CAIRO: An Egyptian court has upheld a death sentence against ousted President Mohamed Morsi over a prison break in 2011.
The court in the capital, Cairo, confirmed on Tuesday a preliminary verdict that had been issued last month in a controversial jailbreak case.
The final ruling reportedly came after Egypts grand Mufti, the highest religious authority in the Arab country, issued his non-binding advice on the preliminary verdict.
Egypts judiciary had charged Morsi and 130 other defendants with escaping from Wadi el-Natrun Prison, located north of Cairo, in January 2011, during the uprising that led to the ouster of the countrys former dictator Hosni Mubarak.
In addition to the abovementioned charge, the case involved charges of damaging and setting fire to prison buildings, murder, attempted murder, looting prison weapons depots and releasing prisoners.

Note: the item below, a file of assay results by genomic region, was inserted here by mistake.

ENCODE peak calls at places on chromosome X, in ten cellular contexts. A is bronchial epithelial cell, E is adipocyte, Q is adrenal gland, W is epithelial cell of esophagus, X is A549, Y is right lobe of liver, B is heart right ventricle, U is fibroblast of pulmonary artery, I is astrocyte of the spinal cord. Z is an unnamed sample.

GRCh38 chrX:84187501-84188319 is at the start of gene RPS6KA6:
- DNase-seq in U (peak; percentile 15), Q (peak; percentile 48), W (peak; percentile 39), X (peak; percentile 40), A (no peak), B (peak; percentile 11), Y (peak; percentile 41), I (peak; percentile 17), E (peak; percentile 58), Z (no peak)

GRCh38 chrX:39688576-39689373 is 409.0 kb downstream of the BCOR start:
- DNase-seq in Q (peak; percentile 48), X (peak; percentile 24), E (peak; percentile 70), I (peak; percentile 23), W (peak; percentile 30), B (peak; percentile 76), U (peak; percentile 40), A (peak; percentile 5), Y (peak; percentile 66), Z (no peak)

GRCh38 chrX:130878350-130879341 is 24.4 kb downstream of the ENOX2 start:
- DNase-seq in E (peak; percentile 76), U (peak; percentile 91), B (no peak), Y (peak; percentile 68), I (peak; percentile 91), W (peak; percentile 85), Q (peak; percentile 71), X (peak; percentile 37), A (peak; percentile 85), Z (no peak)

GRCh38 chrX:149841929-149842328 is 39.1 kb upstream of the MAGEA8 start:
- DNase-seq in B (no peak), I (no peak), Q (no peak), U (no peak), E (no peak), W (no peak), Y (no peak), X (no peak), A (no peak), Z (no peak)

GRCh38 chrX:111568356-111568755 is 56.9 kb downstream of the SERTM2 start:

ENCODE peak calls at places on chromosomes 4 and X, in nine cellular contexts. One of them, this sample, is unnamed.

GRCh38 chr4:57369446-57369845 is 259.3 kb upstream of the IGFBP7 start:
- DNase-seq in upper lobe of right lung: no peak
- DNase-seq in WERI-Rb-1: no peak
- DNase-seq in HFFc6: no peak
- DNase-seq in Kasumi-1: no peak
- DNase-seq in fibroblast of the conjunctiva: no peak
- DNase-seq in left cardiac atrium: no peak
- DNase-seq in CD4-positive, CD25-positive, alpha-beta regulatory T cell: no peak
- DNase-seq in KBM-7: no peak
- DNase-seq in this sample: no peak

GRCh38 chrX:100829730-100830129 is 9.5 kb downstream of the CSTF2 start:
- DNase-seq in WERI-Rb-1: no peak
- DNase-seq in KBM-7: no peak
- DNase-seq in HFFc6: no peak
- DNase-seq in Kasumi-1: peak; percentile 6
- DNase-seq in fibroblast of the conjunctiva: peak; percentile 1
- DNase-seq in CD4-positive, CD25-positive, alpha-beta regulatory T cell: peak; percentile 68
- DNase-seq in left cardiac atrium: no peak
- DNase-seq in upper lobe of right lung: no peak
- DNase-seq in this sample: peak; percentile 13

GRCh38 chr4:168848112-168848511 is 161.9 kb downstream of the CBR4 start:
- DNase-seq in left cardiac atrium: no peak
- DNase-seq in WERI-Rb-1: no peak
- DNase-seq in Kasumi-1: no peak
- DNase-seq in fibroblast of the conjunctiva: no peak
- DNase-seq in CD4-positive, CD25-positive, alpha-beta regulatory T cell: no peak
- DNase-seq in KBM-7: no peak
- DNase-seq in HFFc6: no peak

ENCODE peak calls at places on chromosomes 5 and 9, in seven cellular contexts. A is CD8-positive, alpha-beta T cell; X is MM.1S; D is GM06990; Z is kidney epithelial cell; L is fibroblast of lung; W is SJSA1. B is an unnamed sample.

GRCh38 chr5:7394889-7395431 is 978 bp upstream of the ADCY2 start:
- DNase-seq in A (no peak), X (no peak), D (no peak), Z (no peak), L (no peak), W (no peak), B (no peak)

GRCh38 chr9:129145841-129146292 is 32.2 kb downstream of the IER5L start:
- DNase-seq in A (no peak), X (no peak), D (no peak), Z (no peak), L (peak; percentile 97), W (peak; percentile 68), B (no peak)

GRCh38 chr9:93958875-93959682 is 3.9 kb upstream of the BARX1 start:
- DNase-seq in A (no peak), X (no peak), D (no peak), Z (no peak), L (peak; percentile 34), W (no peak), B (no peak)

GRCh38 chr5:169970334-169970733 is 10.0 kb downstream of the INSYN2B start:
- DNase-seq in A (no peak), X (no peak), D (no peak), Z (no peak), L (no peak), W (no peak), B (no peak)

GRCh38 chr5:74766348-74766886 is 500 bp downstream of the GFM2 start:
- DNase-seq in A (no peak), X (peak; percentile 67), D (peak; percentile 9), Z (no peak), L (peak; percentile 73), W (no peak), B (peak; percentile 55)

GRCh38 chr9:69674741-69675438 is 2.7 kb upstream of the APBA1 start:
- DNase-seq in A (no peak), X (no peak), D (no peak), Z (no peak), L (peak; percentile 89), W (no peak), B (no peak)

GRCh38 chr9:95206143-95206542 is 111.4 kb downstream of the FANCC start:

Earlier on Tuesday, the same court sentenced Morsi to life in prison on charges related to involvement in espionage activities. The life sentence in Egypt is 25 years in jail.
Mohammed Badie, another senior member of the Muslim Brotherhood, has also been sentenced to death. He, too, had received a life sentence for spying.
Other people sentenced to death include Khairat el-Shater, Mohamed el-Beltagy and Ahmed Abdelaty, all having played a leading role in the 2011 revolution. Death sentences were also handed to more than a dozen defendants in absentia, including the influential Muslim cleric Sheikh Youssef al-Qaradawi, who is currently in Qatar.
Morsi became Egypts first democratically-elected president in 2012 but was ousted in July 2013 in a military coup led by then head of the armed forces and current President Abdel Fattah el-Sisi.
Be Part of Quality Journalism
Quality journalism takes a lot of time, money and hard work to produce and despite all the hardships we still do it. Our reporters and editors are working overtime in Kashmir and beyond to cover what you care about, break big stories, and expose injustices that can change lives. Today more people are reading Kashmir Observer than ever, but only a handful are paying while advertising revenues are falling fast.